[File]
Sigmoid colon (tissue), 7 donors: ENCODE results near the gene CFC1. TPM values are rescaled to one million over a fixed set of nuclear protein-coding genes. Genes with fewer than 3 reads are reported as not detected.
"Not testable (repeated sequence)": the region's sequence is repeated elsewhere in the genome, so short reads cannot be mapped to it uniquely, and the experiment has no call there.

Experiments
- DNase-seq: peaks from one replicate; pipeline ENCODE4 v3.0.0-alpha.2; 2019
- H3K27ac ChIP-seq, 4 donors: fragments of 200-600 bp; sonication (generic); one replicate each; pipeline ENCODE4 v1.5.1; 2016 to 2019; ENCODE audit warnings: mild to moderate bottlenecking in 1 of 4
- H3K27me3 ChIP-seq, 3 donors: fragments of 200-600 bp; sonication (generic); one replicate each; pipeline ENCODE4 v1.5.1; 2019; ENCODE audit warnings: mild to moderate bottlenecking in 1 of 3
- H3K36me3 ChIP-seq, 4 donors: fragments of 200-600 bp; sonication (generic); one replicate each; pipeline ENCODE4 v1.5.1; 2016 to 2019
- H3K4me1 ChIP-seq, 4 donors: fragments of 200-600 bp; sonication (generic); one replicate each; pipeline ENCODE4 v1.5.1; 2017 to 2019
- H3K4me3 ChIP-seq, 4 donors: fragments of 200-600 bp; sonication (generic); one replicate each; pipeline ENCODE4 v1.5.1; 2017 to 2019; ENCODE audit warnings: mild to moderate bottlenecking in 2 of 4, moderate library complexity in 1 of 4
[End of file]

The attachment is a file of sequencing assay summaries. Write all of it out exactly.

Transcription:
Sigmoid colon (tissue), 7 donors: ENCODE results near the gene CFC1. TPM values are rescaled to one million over a fixed set of nuclear protein-coding genes. Genes with fewer than 3 reads are reported as not detected.
"Not testable (repeated sequence)": the region's sequence is repeated elsewhere in the genome, so short reads cannot be mapped to it uniquely, and the experiment has no call there.

Experiments
- DNase-seq: peaks from one replicate; pipeline ENCODE4 v3.0.0-alpha.2; 2019
- H3K27ac ChIP-seq, 4 donors: fragments of 200-600 bp; sonication (generic); one replicate each; pipeline ENCODE4 v1.5.1; 2016 to 2019; ENCODE audit warnings: mild to moderate bottlenecking in 1 of 4
- H3K27me3 ChIP-seq, 3 donors: fragments of 200-600 bp; sonication (generic); one replicate each; pipeline ENCODE4 v1.5.1; 2019; ENCODE audit warnings: mild to moderate bottlenecking in 1 of 3
- H3K36me3 ChIP-seq, 4 donors: fragments of 200-600 bp; sonication (generic); one replicate each; pipeline ENCODE4 v1.5.1; 2016 to 2019
- H3K4me1 ChIP-seq, 4 donors: fragments of 200-600 bp; sonication (generic); one replicate each; pipeline ENCODE4 v1.5.1; 2017 to 2019
- H3K4me3 ChIP-seq, 4 donors: fragments of 200-600 bp; sonication (generic); one replicate each; pipeline ENCODE4 v1.5.1; 2017 to 2019; ENCODE audit warnings: mild to moderate bottlenecking in 2 of 4, moderate library complexity in 1 of 4